The Roman Triumph

Front Cover
Harvard University Press, Jun 30, 2009 - History - 434 pages
Listen to a short interview with Mary Beard Host: Chris Gondek - Producer: Heron & Crane It followed every major military victory in ancient Rome: the successful general drove through the streets to the temple of Jupiter on the Capitoline Hill; behind him streamed his raucous soldiers; in front were his most glamorous prisoners, as well as the booty he'd captured, from enemy ships and precious statues to plants and animals from the conquered territory. Occasionally there was so much on display that the show lasted two or three days. A radical reexamination of this most extraordinary of ancient ceremonies, this book explores the magnificence of the Roman triumph--but also its darker side. What did it mean when the axle broke under Julius Caesar's chariot? Or when Pompey's elephants got stuck trying to squeeze through an arch? Or when exotic or pathetic prisoners stole the general's show? And what are the implications of the Roman triumph, as a celebration of imperialism and military might, for questions about military power and victory in our own day? The triumph, Mary Beard contends, prompted the Romans to question as well as celebrate military glory. Her richly illustrated work is a testament to the profound importance of the triumph in Roman culture--and for monarchs, dynasts and generals ever since. But how can we re-create the ceremony as it was celebrated in Rome? How can we piece together its elusive traces in art and literature? Beard addresses these questions, opening a window on the intriguing process of sifting through and making sense of what constitutes history.
 

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User Review  - la2bkk - LibraryThing

A fantastically researched and well written history of the Roman triumph, including a discussion of its potential origins, as well as its development throughout the early republican through the ... Read full review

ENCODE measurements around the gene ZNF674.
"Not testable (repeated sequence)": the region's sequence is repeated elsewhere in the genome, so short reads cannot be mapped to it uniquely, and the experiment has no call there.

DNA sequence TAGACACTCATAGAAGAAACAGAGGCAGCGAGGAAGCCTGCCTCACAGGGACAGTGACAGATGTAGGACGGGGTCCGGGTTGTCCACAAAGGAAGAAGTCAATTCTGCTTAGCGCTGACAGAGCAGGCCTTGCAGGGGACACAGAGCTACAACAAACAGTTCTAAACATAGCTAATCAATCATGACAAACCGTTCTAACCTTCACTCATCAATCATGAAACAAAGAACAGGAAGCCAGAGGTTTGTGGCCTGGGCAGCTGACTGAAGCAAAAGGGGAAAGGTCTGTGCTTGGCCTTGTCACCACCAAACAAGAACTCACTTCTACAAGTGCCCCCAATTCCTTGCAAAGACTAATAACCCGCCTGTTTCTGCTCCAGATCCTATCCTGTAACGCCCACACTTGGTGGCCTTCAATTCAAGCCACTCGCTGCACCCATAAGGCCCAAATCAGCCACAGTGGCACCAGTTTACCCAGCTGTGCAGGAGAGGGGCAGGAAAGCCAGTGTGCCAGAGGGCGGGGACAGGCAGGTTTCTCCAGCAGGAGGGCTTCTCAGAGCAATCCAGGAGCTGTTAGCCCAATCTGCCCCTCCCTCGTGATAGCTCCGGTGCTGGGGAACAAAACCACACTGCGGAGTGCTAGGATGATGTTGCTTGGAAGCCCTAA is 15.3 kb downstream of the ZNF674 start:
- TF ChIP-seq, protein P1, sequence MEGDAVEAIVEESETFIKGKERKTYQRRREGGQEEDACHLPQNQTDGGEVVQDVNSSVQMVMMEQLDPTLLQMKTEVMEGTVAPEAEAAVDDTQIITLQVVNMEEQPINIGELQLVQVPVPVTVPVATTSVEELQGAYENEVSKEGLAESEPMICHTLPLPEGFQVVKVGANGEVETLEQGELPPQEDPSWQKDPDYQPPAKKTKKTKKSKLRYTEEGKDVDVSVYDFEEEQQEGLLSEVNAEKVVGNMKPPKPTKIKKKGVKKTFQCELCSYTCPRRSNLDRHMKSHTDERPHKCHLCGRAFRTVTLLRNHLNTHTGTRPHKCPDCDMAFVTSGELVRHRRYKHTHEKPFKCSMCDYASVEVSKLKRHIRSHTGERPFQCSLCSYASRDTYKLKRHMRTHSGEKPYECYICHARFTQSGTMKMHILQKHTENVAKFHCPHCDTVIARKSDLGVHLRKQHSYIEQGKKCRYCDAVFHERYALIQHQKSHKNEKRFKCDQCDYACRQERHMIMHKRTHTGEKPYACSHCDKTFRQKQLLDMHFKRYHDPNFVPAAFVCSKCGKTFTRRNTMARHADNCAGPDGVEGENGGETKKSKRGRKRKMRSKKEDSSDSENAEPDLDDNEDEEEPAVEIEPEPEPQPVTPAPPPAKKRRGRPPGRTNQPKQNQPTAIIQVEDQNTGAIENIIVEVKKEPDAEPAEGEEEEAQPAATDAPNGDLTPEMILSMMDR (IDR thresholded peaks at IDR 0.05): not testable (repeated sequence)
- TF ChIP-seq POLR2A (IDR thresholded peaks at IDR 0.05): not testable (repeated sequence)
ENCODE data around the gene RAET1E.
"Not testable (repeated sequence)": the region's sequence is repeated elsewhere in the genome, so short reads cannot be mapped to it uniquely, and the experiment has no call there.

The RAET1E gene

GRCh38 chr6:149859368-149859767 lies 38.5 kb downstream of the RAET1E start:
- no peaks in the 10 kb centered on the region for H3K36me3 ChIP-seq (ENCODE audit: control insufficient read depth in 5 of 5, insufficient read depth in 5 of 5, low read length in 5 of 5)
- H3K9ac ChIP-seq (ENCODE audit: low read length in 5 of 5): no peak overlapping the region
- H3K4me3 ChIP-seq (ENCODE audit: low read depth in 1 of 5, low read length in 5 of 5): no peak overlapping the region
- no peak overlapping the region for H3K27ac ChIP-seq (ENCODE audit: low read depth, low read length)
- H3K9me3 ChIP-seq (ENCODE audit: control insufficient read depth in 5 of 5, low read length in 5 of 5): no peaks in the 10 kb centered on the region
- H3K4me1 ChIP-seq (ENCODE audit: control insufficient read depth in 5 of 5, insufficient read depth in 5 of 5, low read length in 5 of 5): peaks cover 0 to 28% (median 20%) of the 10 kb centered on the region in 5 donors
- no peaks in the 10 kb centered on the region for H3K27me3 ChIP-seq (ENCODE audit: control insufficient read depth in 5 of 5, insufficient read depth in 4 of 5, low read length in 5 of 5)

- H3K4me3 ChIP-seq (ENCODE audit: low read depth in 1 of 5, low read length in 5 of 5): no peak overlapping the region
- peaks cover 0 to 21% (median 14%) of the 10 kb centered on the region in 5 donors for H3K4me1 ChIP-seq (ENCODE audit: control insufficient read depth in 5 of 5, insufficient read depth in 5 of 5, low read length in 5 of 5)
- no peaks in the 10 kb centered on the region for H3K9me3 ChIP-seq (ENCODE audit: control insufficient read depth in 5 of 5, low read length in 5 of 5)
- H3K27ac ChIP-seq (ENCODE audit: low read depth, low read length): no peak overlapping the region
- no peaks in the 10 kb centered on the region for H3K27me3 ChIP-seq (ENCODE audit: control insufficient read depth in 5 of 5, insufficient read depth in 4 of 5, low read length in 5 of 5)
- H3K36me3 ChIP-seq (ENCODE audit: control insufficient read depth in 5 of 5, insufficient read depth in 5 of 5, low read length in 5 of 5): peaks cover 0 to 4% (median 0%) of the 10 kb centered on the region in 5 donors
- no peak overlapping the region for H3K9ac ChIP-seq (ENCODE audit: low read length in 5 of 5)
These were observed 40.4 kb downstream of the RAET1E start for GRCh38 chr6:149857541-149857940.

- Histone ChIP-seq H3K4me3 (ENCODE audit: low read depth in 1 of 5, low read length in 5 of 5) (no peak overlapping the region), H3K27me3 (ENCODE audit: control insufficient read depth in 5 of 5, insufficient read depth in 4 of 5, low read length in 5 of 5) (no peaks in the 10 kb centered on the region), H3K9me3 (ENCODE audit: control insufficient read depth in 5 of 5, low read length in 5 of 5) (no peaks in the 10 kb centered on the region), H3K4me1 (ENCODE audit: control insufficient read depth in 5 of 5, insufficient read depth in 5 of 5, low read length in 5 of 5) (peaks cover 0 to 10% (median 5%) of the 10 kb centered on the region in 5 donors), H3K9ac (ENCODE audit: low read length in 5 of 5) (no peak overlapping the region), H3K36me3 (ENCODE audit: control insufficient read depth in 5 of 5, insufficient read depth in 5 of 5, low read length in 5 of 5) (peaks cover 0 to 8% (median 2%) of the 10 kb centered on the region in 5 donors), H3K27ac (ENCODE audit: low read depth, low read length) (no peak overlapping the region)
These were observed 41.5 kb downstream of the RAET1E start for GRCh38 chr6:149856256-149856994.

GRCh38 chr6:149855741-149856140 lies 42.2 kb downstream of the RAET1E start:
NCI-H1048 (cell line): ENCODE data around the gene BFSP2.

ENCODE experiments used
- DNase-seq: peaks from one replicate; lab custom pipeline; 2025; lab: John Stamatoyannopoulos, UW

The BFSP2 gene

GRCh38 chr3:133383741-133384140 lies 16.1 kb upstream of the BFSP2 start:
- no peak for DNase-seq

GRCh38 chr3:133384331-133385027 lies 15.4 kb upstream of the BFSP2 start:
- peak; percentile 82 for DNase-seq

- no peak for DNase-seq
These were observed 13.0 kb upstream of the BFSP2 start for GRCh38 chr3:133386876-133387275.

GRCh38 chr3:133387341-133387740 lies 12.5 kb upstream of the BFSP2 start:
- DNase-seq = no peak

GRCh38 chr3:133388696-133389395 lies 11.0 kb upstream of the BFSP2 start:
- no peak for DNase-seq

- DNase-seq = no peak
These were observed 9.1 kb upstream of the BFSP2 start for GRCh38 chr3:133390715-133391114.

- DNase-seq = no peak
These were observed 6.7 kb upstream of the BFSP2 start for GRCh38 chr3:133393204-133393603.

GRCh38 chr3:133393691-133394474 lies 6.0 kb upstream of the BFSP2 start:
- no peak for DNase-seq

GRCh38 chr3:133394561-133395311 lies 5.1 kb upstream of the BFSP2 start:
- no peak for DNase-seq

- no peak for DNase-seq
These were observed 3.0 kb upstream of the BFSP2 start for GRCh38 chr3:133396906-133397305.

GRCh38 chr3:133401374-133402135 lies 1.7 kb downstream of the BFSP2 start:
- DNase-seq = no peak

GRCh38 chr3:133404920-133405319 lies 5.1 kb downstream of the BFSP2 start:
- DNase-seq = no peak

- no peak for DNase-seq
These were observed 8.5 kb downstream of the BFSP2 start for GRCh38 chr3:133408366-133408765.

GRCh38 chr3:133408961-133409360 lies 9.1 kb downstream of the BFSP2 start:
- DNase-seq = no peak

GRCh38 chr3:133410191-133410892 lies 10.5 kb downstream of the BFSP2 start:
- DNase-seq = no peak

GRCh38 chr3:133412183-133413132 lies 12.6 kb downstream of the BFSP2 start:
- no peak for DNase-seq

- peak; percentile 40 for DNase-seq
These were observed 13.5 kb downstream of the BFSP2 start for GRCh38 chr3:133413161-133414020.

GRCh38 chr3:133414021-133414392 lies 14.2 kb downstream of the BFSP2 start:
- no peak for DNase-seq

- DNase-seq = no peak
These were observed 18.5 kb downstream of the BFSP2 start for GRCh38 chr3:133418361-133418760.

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User Review  - Donogh - LibraryThing

The very concept of a Roman triumph is evocative; Hollywood (or HBO) have tackled it with abandon and deep pockets, militaristic rulers have aped it with gusto. The challenge in pinpointing its form ... Read full review

Contents

The Question of Triumph
1
Pompeys Finest Hour?
7
The Impact of the Triumph
42
Constructions and Reconstructions
72
Captives on Parade
107
The Art of Representation
143
Playing by the Rules
187
Playing God
219
The Triumph of History
287
Rome May 2006
331
Abbreviations
336
Notes
338
Bibliography
394
Acknowledgments
418
Illustration Credits
420
Index
424

The Boundaries of the Ritual
257

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About the author (2009)

Mary Beard was born on January 1, 1955 in Much Wenlock, Shropshire, England. Her alma mater is the University of Cambridge. She is a professor of classics at Newnham College, Cambridge, and the classics editor of the Times Literary Supplement. Her previous books include the bestselling, Wolfson Prize-winning Pompeii, The Roman Triumph, The Parthenon and Confronting the Classics. Her blog has been collected in the books It's a Don's Life and All in a Don's Day. She is in the 2014 top 10 Prospect list of the most influential thinkers in the world. She is the author of Women and Power: A Manifesto, published in December 2017.

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